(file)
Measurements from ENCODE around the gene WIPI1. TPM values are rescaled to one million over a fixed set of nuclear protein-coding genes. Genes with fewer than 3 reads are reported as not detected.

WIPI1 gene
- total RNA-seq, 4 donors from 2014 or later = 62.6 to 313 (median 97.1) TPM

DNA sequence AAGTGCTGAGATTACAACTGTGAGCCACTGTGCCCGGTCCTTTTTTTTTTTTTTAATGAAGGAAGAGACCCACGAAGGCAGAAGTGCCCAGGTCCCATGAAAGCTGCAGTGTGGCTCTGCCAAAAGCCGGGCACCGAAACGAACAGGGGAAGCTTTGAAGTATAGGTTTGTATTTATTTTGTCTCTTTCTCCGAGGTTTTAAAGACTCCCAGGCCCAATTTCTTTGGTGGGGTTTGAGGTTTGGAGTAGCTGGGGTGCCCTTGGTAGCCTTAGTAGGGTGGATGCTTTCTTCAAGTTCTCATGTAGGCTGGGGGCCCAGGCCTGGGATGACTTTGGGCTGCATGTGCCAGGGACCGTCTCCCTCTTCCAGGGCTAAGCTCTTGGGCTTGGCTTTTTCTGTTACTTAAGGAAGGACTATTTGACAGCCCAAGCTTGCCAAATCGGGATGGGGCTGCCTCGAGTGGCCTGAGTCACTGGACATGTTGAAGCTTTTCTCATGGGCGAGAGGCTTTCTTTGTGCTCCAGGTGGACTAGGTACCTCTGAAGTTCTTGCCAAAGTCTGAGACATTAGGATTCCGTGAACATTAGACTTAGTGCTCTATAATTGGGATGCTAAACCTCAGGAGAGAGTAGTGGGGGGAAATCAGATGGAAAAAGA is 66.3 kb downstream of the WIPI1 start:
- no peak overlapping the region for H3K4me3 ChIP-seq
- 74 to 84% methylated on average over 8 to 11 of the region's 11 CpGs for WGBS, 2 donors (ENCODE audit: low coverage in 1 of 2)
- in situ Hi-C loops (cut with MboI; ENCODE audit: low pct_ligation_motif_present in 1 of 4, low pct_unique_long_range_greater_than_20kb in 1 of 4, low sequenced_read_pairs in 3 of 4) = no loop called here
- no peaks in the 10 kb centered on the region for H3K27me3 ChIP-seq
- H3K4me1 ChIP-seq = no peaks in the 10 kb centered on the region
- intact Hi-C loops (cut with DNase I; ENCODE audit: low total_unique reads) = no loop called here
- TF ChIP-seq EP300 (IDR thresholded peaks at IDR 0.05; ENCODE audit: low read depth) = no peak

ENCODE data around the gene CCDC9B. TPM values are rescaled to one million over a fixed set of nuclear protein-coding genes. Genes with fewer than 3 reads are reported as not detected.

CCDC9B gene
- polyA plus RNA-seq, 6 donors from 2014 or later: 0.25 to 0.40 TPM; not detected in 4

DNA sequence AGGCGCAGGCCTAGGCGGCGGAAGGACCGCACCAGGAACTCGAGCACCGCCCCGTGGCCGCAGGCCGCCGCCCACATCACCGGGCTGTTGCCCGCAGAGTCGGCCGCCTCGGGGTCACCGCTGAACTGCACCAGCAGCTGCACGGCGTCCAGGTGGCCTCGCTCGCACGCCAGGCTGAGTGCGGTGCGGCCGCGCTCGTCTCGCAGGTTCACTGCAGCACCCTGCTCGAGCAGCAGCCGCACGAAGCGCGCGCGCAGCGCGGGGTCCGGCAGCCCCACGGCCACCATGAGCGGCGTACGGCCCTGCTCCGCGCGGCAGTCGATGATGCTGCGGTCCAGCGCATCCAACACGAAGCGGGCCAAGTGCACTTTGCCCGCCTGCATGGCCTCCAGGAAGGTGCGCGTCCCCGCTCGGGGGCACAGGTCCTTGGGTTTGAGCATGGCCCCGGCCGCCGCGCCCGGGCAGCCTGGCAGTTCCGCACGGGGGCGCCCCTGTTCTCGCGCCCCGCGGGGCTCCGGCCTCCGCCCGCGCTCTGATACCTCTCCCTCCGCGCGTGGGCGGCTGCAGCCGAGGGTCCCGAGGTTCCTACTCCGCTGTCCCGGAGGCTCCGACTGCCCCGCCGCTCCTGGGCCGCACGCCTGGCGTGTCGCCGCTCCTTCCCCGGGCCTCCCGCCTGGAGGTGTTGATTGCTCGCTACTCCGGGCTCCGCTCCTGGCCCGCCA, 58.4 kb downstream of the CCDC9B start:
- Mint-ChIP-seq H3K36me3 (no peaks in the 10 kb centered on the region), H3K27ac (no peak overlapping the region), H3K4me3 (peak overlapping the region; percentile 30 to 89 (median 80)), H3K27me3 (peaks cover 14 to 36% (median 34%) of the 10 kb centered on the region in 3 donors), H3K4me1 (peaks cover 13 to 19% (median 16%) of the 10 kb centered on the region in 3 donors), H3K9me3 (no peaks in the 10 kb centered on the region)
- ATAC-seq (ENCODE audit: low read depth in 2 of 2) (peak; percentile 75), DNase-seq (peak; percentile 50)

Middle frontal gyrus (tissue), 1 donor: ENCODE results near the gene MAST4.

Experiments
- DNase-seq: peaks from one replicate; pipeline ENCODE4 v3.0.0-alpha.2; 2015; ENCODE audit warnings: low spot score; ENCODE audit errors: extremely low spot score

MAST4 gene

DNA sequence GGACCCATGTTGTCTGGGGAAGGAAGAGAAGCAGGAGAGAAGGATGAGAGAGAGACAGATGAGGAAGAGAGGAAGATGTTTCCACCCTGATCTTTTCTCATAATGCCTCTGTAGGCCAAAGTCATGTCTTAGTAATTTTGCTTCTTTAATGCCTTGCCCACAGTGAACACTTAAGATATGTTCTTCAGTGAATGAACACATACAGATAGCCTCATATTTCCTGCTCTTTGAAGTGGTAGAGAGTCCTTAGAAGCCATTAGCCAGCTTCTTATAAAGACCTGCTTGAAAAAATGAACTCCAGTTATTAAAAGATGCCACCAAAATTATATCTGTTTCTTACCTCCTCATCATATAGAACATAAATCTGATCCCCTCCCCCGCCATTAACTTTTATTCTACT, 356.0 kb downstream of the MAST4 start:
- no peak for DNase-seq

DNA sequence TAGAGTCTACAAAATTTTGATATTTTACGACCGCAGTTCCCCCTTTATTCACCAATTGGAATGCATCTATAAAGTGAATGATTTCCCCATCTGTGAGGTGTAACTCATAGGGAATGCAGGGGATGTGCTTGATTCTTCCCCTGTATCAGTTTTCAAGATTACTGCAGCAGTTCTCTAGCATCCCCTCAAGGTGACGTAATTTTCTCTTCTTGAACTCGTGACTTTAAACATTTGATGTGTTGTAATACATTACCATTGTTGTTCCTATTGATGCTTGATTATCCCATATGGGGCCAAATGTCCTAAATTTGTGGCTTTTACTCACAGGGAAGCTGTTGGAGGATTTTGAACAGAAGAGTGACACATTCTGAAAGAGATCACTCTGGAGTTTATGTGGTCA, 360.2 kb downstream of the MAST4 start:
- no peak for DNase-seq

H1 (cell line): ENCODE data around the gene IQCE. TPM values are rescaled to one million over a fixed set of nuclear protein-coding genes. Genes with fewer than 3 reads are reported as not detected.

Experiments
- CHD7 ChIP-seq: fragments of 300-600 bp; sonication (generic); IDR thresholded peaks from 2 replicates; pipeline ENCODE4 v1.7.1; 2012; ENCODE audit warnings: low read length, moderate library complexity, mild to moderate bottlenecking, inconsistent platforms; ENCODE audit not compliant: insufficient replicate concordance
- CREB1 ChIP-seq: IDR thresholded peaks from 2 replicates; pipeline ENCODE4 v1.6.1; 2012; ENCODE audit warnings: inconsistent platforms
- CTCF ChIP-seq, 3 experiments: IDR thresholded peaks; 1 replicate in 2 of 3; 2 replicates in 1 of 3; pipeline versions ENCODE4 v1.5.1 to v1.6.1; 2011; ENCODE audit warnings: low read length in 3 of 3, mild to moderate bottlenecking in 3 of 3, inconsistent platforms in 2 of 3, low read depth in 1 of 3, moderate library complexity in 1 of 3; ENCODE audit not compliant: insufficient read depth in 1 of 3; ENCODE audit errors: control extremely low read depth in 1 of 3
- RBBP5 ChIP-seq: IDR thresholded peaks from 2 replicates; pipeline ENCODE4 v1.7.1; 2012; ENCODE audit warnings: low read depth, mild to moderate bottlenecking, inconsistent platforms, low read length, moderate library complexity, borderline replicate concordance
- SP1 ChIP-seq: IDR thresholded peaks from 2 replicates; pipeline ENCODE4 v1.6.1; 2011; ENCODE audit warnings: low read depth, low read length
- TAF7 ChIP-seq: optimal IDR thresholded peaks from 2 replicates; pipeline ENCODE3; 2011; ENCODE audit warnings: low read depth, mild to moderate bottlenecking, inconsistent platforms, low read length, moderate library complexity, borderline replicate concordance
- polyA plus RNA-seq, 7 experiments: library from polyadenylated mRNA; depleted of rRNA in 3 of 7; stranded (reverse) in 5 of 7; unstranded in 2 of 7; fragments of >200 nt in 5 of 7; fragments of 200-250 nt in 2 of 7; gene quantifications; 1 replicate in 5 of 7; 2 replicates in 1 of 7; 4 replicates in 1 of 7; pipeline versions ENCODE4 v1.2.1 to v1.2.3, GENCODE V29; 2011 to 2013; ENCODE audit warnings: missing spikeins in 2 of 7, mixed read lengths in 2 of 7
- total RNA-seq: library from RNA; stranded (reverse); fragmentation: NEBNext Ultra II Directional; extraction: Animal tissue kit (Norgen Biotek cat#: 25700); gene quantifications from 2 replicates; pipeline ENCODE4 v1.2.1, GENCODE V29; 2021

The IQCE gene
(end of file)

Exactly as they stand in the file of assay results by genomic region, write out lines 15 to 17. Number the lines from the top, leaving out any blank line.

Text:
DNA sequence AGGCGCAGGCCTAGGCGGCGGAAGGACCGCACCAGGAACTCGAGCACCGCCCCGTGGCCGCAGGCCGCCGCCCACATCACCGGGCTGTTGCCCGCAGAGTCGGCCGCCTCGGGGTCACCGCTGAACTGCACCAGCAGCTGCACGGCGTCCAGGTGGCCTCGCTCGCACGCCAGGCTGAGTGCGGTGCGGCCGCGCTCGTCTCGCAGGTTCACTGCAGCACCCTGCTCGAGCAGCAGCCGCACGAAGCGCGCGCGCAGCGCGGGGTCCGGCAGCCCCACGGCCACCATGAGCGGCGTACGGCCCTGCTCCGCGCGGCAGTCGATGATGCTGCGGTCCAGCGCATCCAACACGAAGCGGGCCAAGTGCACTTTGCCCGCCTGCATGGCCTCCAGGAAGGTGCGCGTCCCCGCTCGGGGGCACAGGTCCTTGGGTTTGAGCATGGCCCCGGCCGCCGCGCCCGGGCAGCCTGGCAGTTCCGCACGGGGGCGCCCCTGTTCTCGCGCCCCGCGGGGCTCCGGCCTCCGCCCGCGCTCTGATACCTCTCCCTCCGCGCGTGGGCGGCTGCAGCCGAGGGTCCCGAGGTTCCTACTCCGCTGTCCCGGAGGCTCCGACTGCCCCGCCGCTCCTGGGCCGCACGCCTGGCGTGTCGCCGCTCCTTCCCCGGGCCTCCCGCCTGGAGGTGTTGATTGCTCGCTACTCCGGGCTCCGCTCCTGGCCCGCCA, 58.4 kb downstream of the CCDC9B start:
- Mint-ChIP-seq H3K36me3 (no peaks in the 10 kb centered on the region), H3K27ac (no peak overlapping the region), H3K4me3 (peak overlapping the region; percentile 30 to 89 (median 80)), H3K27me3 (peaks cover 14 to 36% (median 34%) of the 10 kb centered on the region in 3 donors), H3K4me1 (peaks cover 13 to 19% (median 16%) of the 10 kb centered on the region in 3 donors), H3K9me3 (no peaks in the 10 kb centered on the region)
- ATAC-seq (ENCODE audit: low read depth in 2 of 2) (peak; percentile 75), DNase-seq (peak; percentile 50)